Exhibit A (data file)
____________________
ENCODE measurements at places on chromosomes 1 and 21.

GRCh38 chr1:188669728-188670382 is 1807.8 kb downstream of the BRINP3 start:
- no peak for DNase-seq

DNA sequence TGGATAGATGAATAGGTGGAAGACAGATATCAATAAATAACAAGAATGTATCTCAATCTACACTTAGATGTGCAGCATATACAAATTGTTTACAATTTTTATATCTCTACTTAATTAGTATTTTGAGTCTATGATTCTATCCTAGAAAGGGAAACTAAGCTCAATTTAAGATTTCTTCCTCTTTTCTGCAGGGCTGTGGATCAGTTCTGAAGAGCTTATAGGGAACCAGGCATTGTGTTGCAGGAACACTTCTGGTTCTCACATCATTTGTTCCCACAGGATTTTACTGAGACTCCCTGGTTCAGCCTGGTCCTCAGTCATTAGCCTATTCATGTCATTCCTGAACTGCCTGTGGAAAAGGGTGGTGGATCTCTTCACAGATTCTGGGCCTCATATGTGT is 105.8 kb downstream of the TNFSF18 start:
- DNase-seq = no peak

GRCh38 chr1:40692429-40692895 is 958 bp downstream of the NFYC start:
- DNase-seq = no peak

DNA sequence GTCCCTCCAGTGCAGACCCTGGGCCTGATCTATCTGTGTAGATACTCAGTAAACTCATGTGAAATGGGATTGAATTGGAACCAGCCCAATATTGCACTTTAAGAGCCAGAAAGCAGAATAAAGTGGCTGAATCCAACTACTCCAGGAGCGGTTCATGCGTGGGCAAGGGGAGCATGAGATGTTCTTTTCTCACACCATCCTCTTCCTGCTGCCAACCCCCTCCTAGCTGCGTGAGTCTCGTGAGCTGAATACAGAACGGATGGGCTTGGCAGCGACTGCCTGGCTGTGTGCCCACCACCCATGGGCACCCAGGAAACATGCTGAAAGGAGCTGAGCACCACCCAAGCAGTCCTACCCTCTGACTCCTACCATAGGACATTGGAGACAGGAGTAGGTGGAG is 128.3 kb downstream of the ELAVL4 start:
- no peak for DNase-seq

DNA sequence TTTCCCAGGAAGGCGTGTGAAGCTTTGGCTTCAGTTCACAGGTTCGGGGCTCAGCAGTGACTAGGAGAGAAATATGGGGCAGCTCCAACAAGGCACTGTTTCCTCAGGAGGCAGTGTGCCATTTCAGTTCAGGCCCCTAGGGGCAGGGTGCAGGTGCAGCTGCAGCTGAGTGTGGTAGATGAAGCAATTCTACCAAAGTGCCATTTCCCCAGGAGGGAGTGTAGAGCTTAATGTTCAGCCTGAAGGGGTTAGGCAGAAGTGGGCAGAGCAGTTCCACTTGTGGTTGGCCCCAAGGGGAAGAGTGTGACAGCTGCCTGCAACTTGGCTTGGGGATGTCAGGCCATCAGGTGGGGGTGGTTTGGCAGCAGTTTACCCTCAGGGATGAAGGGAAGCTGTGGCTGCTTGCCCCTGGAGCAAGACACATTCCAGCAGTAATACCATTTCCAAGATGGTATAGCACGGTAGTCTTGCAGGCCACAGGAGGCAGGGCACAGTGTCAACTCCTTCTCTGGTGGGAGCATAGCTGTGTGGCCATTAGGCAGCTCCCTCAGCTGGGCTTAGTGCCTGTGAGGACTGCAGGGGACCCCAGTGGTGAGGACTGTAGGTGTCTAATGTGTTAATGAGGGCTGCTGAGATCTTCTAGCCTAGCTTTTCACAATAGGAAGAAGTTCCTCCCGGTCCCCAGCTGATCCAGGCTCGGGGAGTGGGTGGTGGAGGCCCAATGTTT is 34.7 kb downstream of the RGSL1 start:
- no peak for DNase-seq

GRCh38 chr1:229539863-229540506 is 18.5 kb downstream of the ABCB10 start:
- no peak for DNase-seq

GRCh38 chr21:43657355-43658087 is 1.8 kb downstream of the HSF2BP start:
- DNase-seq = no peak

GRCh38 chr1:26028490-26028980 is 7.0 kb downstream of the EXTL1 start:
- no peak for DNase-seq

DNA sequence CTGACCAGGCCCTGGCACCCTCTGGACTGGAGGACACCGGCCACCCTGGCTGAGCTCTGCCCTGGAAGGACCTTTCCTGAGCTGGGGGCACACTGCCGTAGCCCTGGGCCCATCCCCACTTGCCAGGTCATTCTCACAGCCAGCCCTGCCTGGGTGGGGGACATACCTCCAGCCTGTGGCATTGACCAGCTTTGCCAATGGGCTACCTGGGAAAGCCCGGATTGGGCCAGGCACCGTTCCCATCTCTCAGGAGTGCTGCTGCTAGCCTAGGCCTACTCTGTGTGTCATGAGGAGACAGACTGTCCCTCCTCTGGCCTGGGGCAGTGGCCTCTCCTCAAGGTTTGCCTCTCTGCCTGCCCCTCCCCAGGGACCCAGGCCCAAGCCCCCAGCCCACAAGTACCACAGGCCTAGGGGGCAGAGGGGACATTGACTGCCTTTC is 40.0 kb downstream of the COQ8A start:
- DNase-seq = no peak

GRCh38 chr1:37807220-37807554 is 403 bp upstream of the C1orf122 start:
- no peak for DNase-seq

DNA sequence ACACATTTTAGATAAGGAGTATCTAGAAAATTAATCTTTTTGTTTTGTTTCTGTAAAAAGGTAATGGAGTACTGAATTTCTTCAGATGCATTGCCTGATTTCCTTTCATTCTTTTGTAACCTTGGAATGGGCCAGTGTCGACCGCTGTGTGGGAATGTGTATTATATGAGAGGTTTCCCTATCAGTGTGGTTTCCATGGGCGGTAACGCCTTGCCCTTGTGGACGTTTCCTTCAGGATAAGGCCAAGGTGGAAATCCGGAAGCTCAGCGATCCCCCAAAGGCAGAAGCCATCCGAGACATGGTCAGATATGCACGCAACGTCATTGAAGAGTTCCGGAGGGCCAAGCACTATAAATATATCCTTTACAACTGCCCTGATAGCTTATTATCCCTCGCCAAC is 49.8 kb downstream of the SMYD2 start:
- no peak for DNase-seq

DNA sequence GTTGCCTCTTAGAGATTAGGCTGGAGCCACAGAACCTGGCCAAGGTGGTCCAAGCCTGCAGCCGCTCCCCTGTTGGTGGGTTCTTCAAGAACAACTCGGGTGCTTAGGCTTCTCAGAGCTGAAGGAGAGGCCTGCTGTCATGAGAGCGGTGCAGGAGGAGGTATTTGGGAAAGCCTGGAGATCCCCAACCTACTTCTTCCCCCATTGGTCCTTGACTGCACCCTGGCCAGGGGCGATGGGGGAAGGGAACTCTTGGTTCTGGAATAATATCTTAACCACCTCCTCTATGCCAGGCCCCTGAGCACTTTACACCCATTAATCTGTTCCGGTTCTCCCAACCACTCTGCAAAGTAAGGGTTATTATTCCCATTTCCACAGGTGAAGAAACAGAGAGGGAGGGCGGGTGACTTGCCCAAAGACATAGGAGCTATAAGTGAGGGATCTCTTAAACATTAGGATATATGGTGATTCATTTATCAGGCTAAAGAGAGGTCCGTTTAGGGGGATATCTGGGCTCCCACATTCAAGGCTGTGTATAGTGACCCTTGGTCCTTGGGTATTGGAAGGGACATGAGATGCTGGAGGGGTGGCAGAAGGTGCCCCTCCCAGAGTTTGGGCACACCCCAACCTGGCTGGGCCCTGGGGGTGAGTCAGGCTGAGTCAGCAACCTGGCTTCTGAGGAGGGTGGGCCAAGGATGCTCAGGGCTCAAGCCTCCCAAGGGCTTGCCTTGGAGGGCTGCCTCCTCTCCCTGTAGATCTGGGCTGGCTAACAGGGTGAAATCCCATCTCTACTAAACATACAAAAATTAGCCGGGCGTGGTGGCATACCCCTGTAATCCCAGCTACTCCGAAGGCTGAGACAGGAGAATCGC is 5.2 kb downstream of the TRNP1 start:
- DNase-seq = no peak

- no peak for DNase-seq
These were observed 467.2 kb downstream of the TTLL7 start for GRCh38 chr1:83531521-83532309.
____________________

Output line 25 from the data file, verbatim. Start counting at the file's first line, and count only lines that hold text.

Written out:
- DNase-seq = no peak